The Deacons for Defense and Justice

The Deacons for Defense and Justice was an armed self defense African American civil rights organization in the U.S. Southern states during the 1960s. Historically, the organization practiced self-defense methods in the face of racist oppression that was carried out by Jim Crow Laws; local and state agencies; and the Ku Klux Klan. Many times the Deacons are not written about or cited when speaking of the Civil Rights Movement because their agenda of self-defense, in this case, using violence (if necessary) did not fit the image of strict non-violence agenda that leaders like Dr. Martin Luther King Jr. preached about during the Civil Rights Movement. Yet, there has been a recent debate over the crucial role the Deacons and other lesser known militant organizations played on local levels throughout much of the rural South. Many times in these areas the Federal government did not always have complete control over to enforce such laws like the Civil Rights Act of 1964 or Voting Rights Act of 1965.

The Deacons for Defense and Justice, a group of African American men were mostly veterans of World War II and the Korean War, organized in Jonesboro, Louisiana, on July 10, 1964. Their goal was to combat Ku klux Klan violence against Congress of Racial Equality (CORE) volunteers who were participating in voter registration activities (Deacons for Defense and Justice/ Africana Online: Breaking News, US)

The Deacons in Bogalusa were born on February 1, 1965, when Robert Hicks organized an armed guard for Bill Yates and Steve Miller, an improvised, ad hoc response to a specific threat. As guns became a fact of everyday life, however, Bill Yates realized that somebody needed to explain the mechanics of organizing a regular armed self-defense group that could provide reliable, round-the-clock protection. He arranged for two members of the Jonesboro Deacons, plus white CORE worker Charles Fenton, to visit Bogalusa (Race and Democracy: The Civil Rights Struggle in Louisiana, 1915-1972).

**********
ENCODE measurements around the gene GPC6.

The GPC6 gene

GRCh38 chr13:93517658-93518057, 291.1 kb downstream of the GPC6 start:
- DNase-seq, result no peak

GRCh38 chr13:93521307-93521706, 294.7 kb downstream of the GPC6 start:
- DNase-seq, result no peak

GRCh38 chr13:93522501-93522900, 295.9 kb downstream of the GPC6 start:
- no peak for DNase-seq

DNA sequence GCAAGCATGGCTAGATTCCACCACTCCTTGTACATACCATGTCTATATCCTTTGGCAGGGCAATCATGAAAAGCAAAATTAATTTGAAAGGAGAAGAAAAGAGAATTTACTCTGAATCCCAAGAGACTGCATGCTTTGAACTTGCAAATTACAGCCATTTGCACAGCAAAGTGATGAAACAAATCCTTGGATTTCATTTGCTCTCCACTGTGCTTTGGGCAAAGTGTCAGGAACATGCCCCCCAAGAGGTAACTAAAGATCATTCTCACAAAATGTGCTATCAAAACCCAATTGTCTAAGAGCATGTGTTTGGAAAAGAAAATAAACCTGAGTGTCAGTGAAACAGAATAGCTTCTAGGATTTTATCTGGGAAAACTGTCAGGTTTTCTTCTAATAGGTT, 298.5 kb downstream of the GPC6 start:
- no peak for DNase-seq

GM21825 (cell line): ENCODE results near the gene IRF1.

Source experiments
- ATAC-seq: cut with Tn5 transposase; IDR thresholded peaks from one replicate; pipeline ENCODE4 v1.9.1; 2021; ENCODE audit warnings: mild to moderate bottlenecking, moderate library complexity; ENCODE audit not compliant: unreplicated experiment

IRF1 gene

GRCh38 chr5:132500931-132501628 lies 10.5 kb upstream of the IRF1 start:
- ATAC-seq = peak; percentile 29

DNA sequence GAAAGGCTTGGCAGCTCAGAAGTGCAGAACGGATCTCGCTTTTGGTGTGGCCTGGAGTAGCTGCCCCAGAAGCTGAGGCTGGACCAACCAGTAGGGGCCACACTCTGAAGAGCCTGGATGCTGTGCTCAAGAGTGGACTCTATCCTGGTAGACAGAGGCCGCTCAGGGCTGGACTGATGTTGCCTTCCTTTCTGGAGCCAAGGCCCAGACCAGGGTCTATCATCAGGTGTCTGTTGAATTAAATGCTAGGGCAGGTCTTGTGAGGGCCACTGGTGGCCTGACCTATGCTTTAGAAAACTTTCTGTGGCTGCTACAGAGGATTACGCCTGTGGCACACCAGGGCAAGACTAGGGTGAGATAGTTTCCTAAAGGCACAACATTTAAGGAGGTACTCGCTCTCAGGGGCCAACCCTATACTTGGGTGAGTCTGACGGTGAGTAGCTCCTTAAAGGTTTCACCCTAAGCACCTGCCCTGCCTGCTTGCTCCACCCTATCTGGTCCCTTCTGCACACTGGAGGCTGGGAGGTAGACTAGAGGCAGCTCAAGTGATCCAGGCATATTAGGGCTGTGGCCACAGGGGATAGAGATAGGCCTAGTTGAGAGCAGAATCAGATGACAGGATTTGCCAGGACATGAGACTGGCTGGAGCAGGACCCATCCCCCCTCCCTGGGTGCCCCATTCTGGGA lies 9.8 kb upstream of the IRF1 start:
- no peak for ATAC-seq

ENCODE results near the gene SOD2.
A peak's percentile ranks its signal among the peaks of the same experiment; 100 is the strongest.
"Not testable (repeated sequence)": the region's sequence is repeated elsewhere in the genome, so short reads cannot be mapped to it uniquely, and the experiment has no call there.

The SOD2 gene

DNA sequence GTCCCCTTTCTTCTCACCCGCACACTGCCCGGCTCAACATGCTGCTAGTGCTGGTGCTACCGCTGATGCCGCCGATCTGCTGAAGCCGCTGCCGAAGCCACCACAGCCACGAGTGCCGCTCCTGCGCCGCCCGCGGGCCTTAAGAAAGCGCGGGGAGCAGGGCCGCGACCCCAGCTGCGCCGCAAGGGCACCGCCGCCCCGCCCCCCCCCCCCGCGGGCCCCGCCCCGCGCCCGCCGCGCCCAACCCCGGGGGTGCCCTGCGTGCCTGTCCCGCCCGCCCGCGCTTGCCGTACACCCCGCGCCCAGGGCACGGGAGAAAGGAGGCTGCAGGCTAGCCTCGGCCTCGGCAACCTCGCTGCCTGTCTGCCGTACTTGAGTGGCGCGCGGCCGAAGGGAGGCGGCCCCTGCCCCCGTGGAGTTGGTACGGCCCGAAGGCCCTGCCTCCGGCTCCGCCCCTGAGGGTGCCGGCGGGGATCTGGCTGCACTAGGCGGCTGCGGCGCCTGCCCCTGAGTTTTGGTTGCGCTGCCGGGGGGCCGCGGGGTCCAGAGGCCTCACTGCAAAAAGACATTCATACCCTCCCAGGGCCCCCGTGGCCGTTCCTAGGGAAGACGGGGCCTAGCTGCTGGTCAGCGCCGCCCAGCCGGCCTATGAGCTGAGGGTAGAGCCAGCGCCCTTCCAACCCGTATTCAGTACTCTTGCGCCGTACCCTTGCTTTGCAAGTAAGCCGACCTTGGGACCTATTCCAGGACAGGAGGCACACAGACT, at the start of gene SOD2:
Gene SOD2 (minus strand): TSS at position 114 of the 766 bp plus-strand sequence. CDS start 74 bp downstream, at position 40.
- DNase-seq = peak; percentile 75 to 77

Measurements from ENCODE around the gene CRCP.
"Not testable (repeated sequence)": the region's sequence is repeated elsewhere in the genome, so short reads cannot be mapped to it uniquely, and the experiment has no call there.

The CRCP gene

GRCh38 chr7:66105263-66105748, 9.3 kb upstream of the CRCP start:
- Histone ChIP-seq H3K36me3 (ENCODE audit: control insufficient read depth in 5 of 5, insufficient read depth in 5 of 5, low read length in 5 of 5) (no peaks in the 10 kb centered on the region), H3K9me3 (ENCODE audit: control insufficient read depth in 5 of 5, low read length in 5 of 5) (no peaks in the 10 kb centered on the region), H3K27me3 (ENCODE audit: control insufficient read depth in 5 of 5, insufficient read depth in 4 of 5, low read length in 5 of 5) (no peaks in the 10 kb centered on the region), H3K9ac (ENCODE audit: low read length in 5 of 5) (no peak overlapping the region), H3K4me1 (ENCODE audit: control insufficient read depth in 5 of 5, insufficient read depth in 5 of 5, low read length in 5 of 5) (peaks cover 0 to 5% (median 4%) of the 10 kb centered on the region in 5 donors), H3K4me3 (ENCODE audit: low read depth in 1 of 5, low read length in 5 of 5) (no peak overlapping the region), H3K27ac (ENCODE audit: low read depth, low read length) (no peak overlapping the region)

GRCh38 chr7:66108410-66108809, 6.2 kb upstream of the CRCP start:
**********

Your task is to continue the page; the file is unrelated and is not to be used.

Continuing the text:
In his book, Deacons for Defense, Lance Hill (The Deacons for Defense: Armed Resistance and the Civil Rights Movement) directs long overdue attention to the Deacons for Defense (DFD) and what he rightly calls, "The Myth of Nonviolence." Using an impressive array of sources including: archival materials, government documents, FBI files and a substantial body of oral history, Hill argues "that black collective force did not simply enhance the bargaining power of moderates; it was the source of their power."  Even the limited success of civil rights organizations such as SNCC, CORE, the NAACP or the SCLC depended upon the threat of collective black violence in the form of Malcolm X, urban rebellions or the DFD. As one of African Americans' most successful, if least remembered, indigenous working class political movements in the South, the significance of the Deacons for Defense rested not only in their advocacy of armed self defense, but also in the ideological challenge they represented for middle class black leadership (Journal of Social History 39.1 (2005) 254-256).

 

  video
 TTHC 4 (http://www.youtube.com/watch?v=wMelYYXMj1Y)
- they were protected by an organization known as the Deacons for Defense and Justice. youtube.com
                                        Don't you wish you were WHITE

1. Why would these ladies hold up such a sign?
2. Explain why minorities would NOT have protested this sign.
3. What is the real message these ladies are attempting to get across?
4. How might blacks or other minorities have felt and reacted after viewing this sign?
5. What symbols of racism is depicted in the picture above?
6. Describe race relations today compared to the 1960s.